Rice Students Develop Sensor-Carrying Drones, APIs
Wednesday, April 11, 2018 | Comments

Six Rice electrical and computer engineering students developed hardware and software to coordinate sensor-carrying drones that can evaluate local atmospheric conditions, measure electronic signals such as Wi-Fi and map areas in three dimensions.

The team spent weeks building and testing drones customized to carry sensors and then writing the massive amount of code to run them. New application programming interfaces (APIs) will let users customize the drones to meet their own sensing requirements.

"The system is designed to be application-agnostic in the sense that you can use our APIs and libraries to build any kind of autonomous solution that you want," said team member Kevin Lin. "Based on what we've seen at the Olympics and other presentational shows, you could totally use our software to build something like that."

The team spent the entire school year writing more than 10,000 lines of code and testing one drone and then multiple drones. Each drone is equipped with a Wi-Fi dongle that allows it to form a mesh network that enables communications across long distances without requiring a central access point. They're also equipped to avoid obstacles and track altitude through onboard light detection and ranging instruments. Each drone uses a Raspberry Pi as its central processor, and most can lift between 1 and 2 kilograms.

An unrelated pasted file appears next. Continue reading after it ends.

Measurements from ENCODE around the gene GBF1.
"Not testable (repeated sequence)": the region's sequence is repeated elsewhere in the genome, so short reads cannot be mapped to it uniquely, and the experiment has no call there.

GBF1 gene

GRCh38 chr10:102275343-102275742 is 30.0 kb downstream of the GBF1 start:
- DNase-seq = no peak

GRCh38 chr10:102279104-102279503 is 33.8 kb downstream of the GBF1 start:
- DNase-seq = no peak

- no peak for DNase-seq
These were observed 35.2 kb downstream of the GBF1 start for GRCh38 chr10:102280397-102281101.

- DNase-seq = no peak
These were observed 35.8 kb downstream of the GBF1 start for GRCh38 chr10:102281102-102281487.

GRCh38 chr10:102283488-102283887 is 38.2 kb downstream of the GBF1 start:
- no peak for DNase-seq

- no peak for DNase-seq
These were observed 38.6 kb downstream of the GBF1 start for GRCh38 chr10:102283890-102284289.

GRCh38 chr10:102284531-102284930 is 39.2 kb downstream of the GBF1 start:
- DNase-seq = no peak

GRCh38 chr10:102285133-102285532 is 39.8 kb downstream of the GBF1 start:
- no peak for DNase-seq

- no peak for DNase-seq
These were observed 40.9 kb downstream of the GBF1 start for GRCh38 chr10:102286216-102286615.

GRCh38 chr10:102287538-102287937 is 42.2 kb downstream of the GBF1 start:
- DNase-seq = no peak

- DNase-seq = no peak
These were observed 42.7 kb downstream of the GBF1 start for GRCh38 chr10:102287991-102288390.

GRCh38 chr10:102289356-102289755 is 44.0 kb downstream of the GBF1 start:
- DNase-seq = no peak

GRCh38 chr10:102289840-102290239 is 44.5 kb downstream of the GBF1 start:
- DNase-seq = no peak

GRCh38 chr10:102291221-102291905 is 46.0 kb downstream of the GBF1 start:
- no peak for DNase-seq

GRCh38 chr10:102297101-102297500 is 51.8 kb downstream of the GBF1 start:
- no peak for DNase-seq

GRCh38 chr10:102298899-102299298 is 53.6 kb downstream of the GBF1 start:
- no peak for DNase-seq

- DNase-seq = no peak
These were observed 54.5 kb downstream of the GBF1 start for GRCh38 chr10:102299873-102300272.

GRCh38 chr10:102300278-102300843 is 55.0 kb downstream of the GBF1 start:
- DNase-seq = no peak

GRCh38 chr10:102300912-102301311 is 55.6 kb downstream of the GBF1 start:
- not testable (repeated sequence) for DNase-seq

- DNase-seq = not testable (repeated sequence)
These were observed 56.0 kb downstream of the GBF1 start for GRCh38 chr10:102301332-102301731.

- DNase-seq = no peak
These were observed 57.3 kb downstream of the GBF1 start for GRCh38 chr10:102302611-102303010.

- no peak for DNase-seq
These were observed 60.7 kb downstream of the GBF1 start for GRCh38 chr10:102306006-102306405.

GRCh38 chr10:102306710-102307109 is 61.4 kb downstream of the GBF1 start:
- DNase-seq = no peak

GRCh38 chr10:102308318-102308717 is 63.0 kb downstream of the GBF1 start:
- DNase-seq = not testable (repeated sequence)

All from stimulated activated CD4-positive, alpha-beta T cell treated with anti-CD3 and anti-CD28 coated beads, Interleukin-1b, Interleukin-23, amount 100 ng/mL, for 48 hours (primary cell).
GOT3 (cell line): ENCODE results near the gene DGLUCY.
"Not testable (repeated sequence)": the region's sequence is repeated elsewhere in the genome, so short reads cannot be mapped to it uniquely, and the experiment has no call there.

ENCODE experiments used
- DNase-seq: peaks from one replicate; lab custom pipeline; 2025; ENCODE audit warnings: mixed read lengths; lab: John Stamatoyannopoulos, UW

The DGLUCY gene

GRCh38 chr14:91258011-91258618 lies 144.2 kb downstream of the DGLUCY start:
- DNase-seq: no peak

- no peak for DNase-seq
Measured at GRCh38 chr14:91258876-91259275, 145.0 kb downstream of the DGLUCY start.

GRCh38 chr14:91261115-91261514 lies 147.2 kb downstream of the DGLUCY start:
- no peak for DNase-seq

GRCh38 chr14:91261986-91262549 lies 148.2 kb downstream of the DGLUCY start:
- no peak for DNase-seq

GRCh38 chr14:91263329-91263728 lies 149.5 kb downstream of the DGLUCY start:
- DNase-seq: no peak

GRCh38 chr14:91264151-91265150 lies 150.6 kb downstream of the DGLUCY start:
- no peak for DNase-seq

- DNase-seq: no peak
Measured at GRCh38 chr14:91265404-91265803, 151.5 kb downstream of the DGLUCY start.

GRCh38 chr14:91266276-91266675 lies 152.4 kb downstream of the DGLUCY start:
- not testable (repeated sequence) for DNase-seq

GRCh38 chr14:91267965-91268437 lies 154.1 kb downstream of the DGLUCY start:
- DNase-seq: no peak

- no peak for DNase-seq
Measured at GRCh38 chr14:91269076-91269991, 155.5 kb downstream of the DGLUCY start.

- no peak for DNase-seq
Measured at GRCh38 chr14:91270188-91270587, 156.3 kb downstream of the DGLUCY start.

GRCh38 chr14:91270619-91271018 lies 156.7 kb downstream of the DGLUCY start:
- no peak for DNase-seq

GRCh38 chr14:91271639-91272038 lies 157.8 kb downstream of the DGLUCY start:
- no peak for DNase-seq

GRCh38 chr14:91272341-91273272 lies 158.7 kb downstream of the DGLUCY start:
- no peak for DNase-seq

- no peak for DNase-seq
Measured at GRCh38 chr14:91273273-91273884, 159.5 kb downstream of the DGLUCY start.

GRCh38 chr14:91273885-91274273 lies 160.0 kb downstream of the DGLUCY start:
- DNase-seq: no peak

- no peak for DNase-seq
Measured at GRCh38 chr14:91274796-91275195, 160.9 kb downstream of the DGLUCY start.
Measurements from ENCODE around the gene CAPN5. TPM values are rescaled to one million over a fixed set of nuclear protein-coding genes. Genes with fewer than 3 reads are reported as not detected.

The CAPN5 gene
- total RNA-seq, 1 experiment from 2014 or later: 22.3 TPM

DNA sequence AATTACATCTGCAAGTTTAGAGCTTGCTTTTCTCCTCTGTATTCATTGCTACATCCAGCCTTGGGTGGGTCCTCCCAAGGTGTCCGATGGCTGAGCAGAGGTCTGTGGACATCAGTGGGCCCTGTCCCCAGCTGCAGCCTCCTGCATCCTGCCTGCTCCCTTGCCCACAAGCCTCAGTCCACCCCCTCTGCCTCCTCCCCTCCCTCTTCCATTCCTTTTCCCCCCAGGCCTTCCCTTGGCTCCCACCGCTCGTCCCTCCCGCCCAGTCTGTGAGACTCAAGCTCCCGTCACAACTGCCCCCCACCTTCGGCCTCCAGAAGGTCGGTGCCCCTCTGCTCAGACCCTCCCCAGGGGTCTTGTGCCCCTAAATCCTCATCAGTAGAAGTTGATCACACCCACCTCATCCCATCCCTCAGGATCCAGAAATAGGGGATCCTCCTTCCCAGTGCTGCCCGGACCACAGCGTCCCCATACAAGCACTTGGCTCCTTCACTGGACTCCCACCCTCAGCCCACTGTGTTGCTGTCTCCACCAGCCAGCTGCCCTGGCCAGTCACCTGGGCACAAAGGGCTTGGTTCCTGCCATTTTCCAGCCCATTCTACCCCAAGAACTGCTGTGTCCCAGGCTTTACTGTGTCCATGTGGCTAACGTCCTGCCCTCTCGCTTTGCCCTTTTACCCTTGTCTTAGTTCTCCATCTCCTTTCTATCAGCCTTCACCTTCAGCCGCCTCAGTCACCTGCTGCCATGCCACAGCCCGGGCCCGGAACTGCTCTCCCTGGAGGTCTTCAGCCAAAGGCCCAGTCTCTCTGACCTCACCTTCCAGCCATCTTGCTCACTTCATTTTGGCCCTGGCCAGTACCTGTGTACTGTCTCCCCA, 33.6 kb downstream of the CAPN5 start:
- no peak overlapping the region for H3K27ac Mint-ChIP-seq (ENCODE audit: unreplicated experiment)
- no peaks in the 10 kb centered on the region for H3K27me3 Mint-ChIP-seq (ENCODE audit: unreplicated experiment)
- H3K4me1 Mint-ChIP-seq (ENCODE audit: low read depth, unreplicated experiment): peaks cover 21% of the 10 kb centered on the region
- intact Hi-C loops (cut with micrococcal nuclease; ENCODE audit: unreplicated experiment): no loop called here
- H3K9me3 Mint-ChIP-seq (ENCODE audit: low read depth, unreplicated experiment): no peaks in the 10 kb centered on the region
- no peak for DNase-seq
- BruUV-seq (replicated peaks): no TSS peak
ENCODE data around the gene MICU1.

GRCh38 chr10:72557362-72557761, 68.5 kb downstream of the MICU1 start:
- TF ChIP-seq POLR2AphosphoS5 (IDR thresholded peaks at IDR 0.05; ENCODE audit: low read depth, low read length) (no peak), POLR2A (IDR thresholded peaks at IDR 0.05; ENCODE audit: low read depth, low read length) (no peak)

All those capabilities helped the team test several applications, including its primary goal of sensing signal strength from a stationary Wi-Fi hot spot in the middle of a Rice athletic field. "That was useful because it showcased two drones coordinating and sharing their data," Lin said. "They just looped through the field and took measurements at all the points we programmed. We fed that into an algorithm that localized the hot spot."

"Hurricane Harvey came shortly after we started working on this project, so there were thoughts of attaching gas sensors to our drones," student Emilio Del Vecchio said. "When some of the refineries started leaking gas, there were human health hazards. So, our idea was people could possibly use these drones to measure the magnitude of a leak and determine where people shouldn't be allowed to go.”

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